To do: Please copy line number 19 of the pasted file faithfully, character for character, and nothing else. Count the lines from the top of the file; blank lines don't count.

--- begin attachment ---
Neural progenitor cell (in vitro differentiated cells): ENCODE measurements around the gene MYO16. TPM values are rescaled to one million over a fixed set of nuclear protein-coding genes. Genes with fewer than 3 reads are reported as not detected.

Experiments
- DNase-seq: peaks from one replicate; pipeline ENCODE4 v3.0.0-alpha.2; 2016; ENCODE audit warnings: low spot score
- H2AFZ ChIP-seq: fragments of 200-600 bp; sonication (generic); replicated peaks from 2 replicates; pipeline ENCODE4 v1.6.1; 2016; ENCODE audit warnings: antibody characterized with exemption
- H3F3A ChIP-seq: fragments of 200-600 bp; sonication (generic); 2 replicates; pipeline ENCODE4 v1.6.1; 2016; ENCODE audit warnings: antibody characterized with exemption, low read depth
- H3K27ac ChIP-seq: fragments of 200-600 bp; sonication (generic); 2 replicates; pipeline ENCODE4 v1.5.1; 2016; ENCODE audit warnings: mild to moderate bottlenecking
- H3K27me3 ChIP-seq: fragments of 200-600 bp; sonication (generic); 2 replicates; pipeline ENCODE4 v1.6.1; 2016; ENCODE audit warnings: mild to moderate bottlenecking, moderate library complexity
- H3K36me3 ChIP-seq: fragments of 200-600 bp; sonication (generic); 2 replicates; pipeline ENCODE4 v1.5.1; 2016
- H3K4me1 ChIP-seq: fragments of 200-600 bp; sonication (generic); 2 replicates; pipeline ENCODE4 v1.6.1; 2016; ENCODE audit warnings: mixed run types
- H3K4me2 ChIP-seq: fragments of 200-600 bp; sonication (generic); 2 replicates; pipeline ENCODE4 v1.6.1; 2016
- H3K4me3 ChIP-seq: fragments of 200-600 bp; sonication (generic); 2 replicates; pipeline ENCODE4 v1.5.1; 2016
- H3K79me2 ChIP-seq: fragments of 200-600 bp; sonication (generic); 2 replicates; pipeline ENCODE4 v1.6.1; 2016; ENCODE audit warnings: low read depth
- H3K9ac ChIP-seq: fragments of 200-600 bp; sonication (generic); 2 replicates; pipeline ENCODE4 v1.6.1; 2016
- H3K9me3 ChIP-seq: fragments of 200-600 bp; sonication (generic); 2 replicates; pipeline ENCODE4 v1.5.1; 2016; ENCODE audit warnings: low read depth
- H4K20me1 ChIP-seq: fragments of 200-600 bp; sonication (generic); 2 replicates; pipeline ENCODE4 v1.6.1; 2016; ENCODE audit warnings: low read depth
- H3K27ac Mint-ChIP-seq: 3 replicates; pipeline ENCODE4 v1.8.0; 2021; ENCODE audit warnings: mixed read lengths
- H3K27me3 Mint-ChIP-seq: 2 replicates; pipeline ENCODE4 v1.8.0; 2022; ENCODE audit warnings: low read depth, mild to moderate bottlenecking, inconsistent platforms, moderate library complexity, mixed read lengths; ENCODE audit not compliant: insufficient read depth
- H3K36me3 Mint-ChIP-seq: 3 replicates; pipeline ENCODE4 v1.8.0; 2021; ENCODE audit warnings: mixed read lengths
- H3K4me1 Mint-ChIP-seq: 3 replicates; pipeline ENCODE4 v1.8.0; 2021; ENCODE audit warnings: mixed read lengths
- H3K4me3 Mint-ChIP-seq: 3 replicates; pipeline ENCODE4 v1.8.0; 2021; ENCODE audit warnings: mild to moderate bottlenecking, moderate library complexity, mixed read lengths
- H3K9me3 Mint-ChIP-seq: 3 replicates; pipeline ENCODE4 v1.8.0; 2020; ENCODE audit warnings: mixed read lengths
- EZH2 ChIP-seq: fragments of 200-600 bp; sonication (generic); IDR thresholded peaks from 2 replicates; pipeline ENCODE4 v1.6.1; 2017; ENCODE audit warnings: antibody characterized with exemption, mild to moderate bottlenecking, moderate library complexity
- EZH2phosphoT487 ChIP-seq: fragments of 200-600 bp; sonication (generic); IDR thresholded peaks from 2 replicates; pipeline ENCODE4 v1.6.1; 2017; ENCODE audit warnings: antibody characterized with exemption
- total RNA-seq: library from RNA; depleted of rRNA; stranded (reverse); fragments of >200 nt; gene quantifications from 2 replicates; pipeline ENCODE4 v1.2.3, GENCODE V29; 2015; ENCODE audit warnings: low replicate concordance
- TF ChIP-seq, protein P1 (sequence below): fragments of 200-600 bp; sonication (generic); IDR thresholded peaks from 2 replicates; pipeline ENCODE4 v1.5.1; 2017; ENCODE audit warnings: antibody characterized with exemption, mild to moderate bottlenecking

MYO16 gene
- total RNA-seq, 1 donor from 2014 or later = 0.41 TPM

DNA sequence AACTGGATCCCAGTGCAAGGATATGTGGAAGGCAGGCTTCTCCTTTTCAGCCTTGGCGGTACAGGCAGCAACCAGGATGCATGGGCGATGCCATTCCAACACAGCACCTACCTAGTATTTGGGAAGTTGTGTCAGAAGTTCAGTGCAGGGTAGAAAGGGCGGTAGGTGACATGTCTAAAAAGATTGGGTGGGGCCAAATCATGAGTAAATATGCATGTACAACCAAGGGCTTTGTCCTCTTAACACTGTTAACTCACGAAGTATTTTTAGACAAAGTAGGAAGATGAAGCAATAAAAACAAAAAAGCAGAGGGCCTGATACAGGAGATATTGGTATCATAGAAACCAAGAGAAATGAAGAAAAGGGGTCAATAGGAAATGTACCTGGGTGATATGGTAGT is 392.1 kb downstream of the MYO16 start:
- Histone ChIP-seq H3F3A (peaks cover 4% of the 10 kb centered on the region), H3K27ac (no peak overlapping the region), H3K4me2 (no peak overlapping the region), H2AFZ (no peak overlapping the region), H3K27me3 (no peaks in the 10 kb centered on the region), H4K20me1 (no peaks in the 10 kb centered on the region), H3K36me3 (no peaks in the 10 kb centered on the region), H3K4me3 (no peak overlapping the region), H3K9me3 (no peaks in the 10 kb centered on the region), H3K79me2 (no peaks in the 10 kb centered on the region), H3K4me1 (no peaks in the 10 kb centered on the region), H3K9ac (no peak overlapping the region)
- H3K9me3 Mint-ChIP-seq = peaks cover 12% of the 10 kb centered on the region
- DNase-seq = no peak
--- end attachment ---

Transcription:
- H3K4me1 Mint-ChIP-seq: 3 replicates; pipeline ENCODE4 v1.8.0; 2021; ENCODE audit warnings: mixed read lengths